Series: Kitty Norville #13
Format Read: eGalley
Source: publicist in exchange for an honest review
Release Date: December 30, 2014
Buying Links: Amazon* | Book Depository* | OmniLit* | Barnes & Noble |
* affiliate links; the blog receives a small commission from purchases made through these links.
Blurb from goodreads:
Low Midnight spins out of the series on the wave of popularity surrounding Kitty's most popular supporting character, Cormac Bennett, a two-minded assassin of the paranormal who specializes in killing lycanthropes.
In his first solo adventure, Cormac, struggling with a foreign consciousness trapped inside him, investigates a century-old crime in a Colorado mining town which could be the key to translating a mysterious coded diary… a tome with secrets that could shatter Kitty's world and all who inhabit it.
With a framing sequence that features Kitty Norville herself, Low Midnight not only pushes the Kitty saga forward, but also illuminates Cormac's past and lays the groundwork for Kitty's future.
*This review first appeared at Romance at Random*
Kitty fans tend to love or hate Cormac. I’m in the middle; I like him quite a bit but I don’t love him. He is a fascinating character – a former hunter and killer for hire of vamps, weres, and other supernatural beings, he’s now friends with Kitty, a werewolf, who’s married to his cousin Ben, also a werewolf. He went to prison for killing a shifter. Now out on parole, he’s trying to figure out what to do next with his life.
I have a love-hate relationship with the Kitty Norville books. Some I’ve enjoyed, some were meh, and a couple were just bad. The last Kitty book, “Kitty in the Underworld”, was meh but the ending had promise and provided the storyline for this one. “Low Midnight” moves forward the story arc of the Long Game, though not as much as I’d like. What it does give us is Cormac’s story. Cormac and his ghost friend Amelia are the stars of the book; it’s told from his POV with Amelia’s scattered in here and there. Amelia is formal, a little prudish, bossy, and empathetic. Cormac is still the strong silent type but we also see that he has insecurities and that he’s still struggling with the family that he now has. He has people who care about and whom he cares about; he doesn’t quite know how to handle it.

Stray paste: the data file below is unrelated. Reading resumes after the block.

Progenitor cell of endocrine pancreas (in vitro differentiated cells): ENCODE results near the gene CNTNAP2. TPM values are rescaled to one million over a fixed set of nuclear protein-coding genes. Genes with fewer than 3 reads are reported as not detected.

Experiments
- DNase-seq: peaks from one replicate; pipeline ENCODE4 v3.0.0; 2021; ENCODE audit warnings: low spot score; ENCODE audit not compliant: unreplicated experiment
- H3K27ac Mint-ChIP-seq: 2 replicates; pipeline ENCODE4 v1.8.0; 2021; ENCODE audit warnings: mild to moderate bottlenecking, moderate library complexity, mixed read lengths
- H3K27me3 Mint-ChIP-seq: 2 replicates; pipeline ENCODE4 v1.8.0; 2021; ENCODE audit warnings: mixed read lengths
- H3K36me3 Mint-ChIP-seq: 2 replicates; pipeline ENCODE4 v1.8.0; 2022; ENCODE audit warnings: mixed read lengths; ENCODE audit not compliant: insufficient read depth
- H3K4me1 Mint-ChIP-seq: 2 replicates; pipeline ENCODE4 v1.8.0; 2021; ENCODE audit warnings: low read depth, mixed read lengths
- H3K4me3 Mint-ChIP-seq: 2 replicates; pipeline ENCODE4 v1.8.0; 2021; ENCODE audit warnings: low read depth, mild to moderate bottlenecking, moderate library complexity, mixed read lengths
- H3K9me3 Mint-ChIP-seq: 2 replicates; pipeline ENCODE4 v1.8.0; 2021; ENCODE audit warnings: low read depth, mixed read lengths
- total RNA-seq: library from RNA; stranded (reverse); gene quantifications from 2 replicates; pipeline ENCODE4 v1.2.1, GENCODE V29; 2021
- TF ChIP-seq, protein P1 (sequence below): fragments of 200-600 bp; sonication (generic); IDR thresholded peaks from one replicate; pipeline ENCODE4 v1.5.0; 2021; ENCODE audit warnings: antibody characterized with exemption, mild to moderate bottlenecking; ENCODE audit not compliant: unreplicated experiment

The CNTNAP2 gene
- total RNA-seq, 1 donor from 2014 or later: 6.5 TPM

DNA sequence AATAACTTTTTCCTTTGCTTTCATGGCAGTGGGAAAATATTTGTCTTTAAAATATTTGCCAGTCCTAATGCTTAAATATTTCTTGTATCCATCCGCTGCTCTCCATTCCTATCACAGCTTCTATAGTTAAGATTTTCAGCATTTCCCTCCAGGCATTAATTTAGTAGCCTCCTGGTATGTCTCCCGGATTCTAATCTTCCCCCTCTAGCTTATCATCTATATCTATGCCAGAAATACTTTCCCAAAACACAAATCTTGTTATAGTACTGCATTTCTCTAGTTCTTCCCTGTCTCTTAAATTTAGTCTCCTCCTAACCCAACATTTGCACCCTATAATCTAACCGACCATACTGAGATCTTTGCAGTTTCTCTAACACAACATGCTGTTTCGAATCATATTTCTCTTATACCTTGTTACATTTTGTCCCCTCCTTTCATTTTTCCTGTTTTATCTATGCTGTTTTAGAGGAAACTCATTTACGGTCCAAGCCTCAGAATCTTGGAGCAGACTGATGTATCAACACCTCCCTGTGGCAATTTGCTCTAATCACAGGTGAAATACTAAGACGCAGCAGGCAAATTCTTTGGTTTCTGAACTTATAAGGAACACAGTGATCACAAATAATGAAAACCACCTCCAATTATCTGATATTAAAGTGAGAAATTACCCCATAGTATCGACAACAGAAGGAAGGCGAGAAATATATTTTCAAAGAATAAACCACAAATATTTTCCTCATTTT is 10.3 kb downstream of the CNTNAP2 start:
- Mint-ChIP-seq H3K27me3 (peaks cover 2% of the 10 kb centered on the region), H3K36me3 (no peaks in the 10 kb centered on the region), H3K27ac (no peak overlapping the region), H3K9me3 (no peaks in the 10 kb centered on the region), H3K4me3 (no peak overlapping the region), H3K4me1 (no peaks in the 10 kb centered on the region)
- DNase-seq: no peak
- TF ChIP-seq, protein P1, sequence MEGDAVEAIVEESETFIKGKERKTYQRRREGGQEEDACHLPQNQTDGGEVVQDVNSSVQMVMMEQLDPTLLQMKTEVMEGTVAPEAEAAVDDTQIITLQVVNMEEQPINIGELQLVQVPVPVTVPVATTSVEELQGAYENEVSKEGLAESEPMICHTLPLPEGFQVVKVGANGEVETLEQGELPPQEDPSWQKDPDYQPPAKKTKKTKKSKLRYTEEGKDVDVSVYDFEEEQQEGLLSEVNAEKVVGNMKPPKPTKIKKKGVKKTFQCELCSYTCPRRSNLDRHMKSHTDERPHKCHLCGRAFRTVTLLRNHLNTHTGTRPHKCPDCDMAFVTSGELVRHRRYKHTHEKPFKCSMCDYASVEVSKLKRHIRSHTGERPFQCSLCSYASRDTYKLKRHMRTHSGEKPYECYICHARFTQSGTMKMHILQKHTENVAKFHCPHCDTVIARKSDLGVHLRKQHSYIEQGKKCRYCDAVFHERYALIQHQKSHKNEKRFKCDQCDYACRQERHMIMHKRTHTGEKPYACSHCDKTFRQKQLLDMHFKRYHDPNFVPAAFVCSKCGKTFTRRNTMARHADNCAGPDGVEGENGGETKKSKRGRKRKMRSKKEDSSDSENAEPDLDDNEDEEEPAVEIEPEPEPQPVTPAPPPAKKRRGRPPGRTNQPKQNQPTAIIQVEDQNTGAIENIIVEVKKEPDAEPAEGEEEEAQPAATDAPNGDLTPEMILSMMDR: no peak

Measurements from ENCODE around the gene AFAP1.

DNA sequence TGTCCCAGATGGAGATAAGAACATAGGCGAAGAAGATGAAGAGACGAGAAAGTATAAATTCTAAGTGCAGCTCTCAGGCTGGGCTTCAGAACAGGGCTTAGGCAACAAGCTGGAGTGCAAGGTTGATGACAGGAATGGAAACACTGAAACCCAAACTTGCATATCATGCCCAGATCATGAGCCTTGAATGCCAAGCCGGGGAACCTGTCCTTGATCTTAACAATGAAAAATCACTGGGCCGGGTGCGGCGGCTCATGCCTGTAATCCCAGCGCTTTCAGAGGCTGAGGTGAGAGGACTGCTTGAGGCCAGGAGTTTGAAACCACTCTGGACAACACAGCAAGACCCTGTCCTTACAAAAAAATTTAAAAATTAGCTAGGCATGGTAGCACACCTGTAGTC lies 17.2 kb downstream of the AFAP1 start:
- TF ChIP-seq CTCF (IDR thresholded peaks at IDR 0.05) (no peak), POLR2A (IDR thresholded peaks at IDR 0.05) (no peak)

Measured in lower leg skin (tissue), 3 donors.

The sense of obligation was…discomfiting. He didn’t like feeling that he owed them, or anyone, something. Loyalty was difficult. It was an anchor holding him in place. At the same time, knowing he belonged here, with people who wanted to see him-that was a prize…Yet here he was. The feeling of belonging was growing on him, like a pair of leather boots finally breaking in to mold to his feet.
Using the information Kitty gained in “Kitty in the Underworld”, Cormac and Amelia try to learn more about Roman, their vampire nemesis, and break the code in a wizard’s grimoire. That leads to Cormac and Amelia trying to solve a 100 year old mysterious death and deal with hunters from Cormac’s past. Cormac has changed, even more than he realized.
“Low Midnight” gives us some intriguing developments and we learn a lot more about both Cormac and Amelia. It’s a mix of character driven and plot driven and provides insight into both Cormac and Amelia. I would love to see them set up shop as paranormal investigators.
ETA: Author Carrie Vaughn has posted an important update on the Kitty Norville series.